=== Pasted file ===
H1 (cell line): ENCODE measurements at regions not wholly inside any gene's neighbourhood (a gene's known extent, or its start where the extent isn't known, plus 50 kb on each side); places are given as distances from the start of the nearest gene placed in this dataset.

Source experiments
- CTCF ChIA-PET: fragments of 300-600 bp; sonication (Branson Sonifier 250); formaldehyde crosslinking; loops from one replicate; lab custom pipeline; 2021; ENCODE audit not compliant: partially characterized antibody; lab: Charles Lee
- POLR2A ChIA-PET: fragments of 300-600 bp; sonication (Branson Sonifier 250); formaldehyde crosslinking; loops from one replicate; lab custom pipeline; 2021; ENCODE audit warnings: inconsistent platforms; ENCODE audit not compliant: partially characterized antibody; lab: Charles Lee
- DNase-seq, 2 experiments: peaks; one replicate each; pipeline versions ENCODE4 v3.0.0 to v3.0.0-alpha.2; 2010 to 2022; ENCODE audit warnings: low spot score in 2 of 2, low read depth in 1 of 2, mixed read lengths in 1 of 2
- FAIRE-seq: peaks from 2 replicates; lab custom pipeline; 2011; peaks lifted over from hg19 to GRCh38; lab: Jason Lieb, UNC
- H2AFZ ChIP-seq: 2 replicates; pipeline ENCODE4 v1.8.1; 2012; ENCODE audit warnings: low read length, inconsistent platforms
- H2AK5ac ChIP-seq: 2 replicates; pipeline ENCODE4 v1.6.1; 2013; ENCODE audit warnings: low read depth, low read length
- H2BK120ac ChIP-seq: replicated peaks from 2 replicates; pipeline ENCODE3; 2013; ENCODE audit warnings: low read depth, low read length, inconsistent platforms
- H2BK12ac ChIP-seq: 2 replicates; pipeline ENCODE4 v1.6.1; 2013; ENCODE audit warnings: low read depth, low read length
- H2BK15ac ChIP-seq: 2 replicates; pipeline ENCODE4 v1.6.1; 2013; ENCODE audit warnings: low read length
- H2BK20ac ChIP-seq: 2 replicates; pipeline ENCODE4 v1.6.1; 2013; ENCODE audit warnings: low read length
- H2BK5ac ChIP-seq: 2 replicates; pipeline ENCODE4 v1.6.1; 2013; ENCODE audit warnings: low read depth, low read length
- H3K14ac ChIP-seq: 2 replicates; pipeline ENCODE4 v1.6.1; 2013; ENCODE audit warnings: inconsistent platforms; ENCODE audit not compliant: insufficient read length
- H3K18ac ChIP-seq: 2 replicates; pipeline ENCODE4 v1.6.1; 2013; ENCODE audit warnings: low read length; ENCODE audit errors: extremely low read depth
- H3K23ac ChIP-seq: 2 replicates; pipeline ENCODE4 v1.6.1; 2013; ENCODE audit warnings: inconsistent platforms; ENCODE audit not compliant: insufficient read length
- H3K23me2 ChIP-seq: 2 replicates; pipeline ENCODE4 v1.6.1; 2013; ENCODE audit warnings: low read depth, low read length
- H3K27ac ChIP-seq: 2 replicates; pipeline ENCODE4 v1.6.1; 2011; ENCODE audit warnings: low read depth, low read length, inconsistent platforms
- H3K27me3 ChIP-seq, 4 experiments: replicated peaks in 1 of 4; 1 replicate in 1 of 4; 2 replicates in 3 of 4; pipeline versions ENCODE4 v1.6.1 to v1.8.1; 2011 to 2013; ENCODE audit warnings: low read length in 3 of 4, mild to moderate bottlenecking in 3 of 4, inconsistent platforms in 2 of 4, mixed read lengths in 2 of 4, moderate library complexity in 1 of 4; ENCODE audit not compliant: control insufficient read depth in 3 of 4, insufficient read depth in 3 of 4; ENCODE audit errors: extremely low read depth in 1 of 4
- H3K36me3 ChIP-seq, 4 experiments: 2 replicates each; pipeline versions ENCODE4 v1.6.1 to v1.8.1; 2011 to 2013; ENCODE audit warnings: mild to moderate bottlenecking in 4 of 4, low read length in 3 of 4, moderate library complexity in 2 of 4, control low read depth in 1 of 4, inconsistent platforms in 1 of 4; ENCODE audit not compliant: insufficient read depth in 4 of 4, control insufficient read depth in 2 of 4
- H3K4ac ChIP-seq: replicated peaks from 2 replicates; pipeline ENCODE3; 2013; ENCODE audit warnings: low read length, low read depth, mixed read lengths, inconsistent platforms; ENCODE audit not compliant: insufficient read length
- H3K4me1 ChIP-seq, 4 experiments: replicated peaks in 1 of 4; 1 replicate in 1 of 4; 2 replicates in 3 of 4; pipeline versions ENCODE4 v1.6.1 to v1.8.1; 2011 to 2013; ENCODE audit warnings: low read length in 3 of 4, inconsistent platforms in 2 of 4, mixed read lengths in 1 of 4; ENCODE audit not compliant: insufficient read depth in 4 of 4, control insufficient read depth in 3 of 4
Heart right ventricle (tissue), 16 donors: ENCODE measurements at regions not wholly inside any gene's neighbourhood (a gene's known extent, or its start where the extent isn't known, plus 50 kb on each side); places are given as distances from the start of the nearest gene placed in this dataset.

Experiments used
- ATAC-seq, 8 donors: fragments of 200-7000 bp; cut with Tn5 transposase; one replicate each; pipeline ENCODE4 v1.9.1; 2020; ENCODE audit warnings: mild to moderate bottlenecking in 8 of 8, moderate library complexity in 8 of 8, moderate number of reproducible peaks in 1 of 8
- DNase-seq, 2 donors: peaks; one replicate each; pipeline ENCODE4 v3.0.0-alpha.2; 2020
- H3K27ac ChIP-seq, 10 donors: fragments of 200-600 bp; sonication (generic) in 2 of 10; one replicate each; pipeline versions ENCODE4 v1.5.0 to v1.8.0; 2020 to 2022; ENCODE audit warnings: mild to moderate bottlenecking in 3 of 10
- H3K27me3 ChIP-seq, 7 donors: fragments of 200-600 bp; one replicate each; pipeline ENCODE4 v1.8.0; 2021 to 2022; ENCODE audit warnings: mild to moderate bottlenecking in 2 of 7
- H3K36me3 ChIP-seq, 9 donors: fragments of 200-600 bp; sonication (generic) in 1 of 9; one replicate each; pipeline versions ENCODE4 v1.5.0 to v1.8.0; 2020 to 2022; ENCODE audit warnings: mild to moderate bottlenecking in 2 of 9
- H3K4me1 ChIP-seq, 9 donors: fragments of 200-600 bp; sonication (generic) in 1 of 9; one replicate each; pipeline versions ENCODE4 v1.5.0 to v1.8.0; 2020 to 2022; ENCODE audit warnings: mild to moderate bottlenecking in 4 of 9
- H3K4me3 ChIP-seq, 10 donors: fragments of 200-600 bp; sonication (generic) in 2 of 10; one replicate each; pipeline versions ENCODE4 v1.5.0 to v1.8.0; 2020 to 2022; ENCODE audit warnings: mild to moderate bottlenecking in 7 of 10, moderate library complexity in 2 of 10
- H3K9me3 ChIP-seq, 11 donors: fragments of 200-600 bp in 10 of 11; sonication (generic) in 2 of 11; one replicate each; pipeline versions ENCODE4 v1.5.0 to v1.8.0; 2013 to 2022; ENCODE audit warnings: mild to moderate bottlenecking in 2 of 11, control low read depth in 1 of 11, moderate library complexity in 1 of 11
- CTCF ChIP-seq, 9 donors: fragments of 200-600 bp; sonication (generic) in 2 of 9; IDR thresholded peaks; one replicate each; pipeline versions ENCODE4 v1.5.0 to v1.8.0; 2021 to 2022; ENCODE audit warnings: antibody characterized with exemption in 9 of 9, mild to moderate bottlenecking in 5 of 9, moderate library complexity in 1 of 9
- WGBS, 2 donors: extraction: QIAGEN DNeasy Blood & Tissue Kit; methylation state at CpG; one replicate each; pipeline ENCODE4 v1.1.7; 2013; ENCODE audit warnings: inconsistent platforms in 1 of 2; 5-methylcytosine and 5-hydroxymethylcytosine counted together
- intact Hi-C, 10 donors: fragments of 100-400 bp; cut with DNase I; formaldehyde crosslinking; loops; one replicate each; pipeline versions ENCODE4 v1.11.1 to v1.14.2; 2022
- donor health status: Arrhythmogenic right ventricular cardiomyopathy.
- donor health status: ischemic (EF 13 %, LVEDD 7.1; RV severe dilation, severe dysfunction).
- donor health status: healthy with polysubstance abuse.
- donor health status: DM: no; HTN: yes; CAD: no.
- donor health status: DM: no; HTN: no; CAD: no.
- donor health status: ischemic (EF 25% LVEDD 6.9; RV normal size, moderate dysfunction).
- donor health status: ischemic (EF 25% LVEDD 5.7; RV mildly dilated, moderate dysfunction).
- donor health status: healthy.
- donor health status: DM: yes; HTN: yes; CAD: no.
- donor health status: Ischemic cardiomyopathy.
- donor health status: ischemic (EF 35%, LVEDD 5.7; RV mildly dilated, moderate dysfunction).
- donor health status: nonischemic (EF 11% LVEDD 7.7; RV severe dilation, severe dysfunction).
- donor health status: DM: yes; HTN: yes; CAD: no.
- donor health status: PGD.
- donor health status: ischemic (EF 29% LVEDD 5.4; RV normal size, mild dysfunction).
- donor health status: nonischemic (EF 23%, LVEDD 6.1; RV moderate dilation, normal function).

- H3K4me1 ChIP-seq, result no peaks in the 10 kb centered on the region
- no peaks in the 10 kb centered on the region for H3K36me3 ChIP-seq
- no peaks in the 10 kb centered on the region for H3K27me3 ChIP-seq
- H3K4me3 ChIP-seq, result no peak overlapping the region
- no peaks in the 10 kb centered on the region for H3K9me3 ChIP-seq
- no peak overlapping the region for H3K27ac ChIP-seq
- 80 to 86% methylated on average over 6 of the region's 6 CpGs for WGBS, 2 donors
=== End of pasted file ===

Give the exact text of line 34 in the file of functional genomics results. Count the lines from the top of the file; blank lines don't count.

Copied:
- WGBS, 2 donors: extraction: QIAGEN DNeasy Blood & Tissue Kit; methylation state at CpG; one replicate each; pipeline ENCODE4 v1.1.7; 2013; ENCODE audit warnings: inconsistent platforms in 1 of 2; 5-methylcytosine and 5-hydroxymethylcytosine counted together